Several private land acquisitions created the 65 acres of today’s park. The original visitor center began in an old farmhouse. Partnerships were created and have always been a part of this place. The Travelers Rest Connection friends group was created and initially was responsible for park operation, site development, funding, and management. Montana State Parks assumed management responsibilities for the park in 2009 and moved the visitor center to a larger facility. The State Parks also established a popular museum for visitors. The Connection remains a vibrant partner responsible for education, interpretive programming, outreach, and fundraising. The park operates with a lean Fish, Wildlife & Parks staff and an incredible group of volunteers including AmeriCorp staff. Travelers Rest has experienced amazing increased visitation recently and plays an important role in education, interpretation, and tourism for west central Montana. Tens of thousands of visitors and thousands of school children come to the park year-round for an authentic outdoor experience which has become a true Montana heritage treasure.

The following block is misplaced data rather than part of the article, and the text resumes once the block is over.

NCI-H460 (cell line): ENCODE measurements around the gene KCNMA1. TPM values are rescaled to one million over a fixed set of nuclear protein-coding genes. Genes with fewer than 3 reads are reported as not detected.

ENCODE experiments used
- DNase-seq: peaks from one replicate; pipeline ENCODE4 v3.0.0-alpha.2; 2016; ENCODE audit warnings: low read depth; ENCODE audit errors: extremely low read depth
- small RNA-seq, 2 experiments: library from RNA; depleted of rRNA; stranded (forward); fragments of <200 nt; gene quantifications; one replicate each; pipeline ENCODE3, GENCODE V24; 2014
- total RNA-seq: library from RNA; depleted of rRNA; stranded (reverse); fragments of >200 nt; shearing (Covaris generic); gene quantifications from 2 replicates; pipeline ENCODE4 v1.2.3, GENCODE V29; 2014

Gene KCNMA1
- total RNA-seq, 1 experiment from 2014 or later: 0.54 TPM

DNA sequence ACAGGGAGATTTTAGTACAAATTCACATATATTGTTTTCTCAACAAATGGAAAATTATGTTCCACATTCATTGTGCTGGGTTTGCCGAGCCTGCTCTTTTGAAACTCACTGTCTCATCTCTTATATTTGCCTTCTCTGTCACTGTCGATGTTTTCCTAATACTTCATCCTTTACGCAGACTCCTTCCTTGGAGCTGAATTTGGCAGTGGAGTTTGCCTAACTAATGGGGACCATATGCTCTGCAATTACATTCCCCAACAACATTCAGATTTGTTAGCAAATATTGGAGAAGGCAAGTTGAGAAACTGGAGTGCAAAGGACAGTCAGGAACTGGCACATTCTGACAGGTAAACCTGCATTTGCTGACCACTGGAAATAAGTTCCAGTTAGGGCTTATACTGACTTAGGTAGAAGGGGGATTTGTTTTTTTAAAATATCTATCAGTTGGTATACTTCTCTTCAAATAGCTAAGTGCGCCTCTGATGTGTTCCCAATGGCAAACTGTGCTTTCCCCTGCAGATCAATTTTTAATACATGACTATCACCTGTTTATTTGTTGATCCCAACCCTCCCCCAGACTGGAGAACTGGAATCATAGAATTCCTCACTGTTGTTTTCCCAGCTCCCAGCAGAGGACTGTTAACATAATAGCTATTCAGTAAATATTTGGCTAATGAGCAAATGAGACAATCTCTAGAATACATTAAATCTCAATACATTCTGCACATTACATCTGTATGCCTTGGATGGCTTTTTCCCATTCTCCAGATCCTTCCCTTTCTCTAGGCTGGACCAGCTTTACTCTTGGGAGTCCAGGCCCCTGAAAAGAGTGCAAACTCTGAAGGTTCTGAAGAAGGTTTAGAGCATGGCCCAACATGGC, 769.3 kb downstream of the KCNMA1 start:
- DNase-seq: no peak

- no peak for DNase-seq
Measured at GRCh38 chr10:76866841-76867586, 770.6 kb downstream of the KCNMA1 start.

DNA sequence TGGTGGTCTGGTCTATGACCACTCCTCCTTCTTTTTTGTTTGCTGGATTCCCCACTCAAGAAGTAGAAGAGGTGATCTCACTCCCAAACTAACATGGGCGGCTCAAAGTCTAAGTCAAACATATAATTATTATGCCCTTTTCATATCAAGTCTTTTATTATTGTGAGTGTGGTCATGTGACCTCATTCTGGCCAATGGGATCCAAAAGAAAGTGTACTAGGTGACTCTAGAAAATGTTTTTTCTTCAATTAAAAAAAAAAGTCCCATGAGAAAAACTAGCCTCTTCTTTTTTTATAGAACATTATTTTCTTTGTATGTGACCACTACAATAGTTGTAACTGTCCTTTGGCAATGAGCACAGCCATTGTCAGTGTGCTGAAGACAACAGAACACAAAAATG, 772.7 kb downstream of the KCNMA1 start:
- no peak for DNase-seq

Dufor, Dale. Meet Travelers Rest State Park. Np. 2003

Hall, Daniel S., Babock, William A., Knudsen, Susan L., Lockman, Jamie R., Philip, Noel, L., Higgins, Frederick R. “Skip”, Morrow, Natalie R., Eckerle, William, McCann, Kevin. Travelers Rest National Historic Landmark: Validation and Verification of a Lewis and Clark Campsite. Np. Montana State Parks publication. 2003

Journals of the Lewis & Clark Expedition. Edited by Moulton, Gary. University of Nebraska, 2007. Web. 10 October 2021

MacPherson, Maci; Flynn, Loren. Travelers Rest State Park Foundation Document, Np Internal document: Montana State Parks, 2020.

The Salish-Pend d'Oreille Culture Committee and Elders Cultural Advisory Council, Confederated Salish and Kootenai Tribes. The Salish People and the Lewis and Clark Expedition, Revised Edition. Canada: Bison Books, 2018.Travelers Rest Connection. Stockdale, Molly. Np. Web. 10 October 2021.

Lamp, Jody L. and Dobson, Melody. A History of Montana Agriculture – A Life of Discovery. History Press publication 2021